The Light in the Piazza review at Royal Festival Hall, London

The Stage

The Light in the Piazza review at Royal Festival Hall, London – ‘Renée Fleming is sublime’

Renée Fleming and Dove Cameron in The Light in The Piazza at Royal Festival Hall. Photo: Tristram Kenton

by Tim Bano – 

Maybe the reason it’s taken 15 years for Adam Guettel’s multiple Tony award-winning show to make it to London is because it’s so bloody hard to perform.

So kudos to former English National Opera director John Berry and partner Anthony Lilley for bringing it to the UK in their first production for new company Scenario Two. It isn’t a perfect production, but they’ve put together a crack team: opera stalwart Renée Fleming, young megastar Dove Cameron, stage legends Alex Jennings and Malcolm Sinclair, fresh talent in Rob Houchen – all in the service of Guettel’s sweeping music.

It’s hard to define his style. It’s strange and restive, with luscious strings like a Morricone film score. Keys never settle, and melodies dart in every direction. These aren’t tunes you’ll be humming out of the door, but the cumulative effect is one of sumptuousness and great romance.

This gift of a score is wrapped around a pretty basic book full of crass Americans and impassioned Italians played for laughs; it borders on Dolmio advert territory at times.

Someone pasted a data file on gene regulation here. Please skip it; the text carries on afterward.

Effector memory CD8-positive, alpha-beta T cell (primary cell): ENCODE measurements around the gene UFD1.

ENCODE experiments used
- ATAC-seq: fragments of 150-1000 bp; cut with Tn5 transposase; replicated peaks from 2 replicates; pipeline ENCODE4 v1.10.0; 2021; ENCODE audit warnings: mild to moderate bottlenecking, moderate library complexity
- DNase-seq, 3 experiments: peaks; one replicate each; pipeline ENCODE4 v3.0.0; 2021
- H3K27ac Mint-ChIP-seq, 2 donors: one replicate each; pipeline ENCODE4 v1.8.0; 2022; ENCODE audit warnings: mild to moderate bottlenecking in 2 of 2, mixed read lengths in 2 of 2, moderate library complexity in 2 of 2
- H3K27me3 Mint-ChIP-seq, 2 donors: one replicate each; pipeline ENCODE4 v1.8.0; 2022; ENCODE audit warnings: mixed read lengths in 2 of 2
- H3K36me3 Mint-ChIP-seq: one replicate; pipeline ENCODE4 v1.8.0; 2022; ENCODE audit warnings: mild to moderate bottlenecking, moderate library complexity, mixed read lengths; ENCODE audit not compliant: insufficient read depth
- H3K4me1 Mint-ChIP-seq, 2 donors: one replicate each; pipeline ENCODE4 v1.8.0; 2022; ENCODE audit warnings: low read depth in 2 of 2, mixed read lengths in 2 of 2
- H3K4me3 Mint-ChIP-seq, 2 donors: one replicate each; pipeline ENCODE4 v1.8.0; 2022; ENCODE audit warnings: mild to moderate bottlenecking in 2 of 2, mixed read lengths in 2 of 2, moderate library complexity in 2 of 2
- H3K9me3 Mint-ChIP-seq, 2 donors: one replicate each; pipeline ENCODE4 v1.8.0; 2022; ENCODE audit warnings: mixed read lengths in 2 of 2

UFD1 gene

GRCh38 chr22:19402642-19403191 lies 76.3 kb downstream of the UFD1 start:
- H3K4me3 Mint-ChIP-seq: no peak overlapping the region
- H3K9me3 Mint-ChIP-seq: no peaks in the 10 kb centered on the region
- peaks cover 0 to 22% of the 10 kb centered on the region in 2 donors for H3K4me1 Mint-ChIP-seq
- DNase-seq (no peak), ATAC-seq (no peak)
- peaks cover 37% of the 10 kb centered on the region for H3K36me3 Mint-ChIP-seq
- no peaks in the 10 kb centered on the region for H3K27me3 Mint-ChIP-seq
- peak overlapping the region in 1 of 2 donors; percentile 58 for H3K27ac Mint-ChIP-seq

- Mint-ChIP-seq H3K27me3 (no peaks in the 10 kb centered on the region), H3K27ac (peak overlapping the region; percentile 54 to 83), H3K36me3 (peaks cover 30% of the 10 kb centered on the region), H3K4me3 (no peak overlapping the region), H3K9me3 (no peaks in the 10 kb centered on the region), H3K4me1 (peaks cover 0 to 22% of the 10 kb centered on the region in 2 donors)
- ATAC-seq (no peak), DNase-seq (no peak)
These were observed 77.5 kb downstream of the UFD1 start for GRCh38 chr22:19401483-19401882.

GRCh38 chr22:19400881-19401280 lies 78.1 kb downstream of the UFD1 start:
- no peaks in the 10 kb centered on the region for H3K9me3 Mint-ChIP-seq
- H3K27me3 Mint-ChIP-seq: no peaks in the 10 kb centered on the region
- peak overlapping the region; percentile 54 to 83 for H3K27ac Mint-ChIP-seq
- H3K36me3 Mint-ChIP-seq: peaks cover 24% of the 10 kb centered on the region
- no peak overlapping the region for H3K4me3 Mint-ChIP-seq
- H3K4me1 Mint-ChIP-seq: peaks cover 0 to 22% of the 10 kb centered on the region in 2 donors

Everything in Daniel Evans’ production feeds into a picture of elegant, romantic Florence: the crumbling stone walls, the shrines and shutters, Fleming’s drop dead gorgeous gowns, which change at a rate of knots.

Yet the monolithic and unchanging presence of Richard Jones’ circular set brings something inert to the production too, which even Evans’ graceful direction can’t quite eradicate. The vastness of the Royal Festival Hall saps some of the show’s vitality and energy.

Renée Fleming and Alex Jennings in The Light in The Piazza at Royal Festival Hall. Photo: Tristram Kenton

Fleming plays Margaret Johnson, holidaying in Florence with her young daughter Clara. Clara meets dashing Fabrizio, and they fall in love. But Clara has difficulties with her emotional and mental development. Craig Lucas’ book is surprisingly acute about her mental capacity – the question of whether Clara can make decisions for herself – even if this gets swallowed up in the comic dreck.

Fleming’s still got it – her solos are sublime and her elegance palpable – but there’s good stuff from Dove Cameron’s Clara too. Her voice is clearly up to the tricky melodies, and she’s a charming performer, even if a broad smile is about the beginning and the end of her expressiveness. Playing a character with learning difficulties, Cameron’s performance is sensitive even when the production around her slips into pastiche.

The standout performance, though, comes not from Fleming, Cameron or Jennings but Rob Houchen – his blow-away presence fills the piazza. He’s adorably earnest as Fabrizio, a young romantic full of the first flush of love. And his voice is something else; whether it’s a whisper or a belt, it hits every note of the unsettled score to perfection.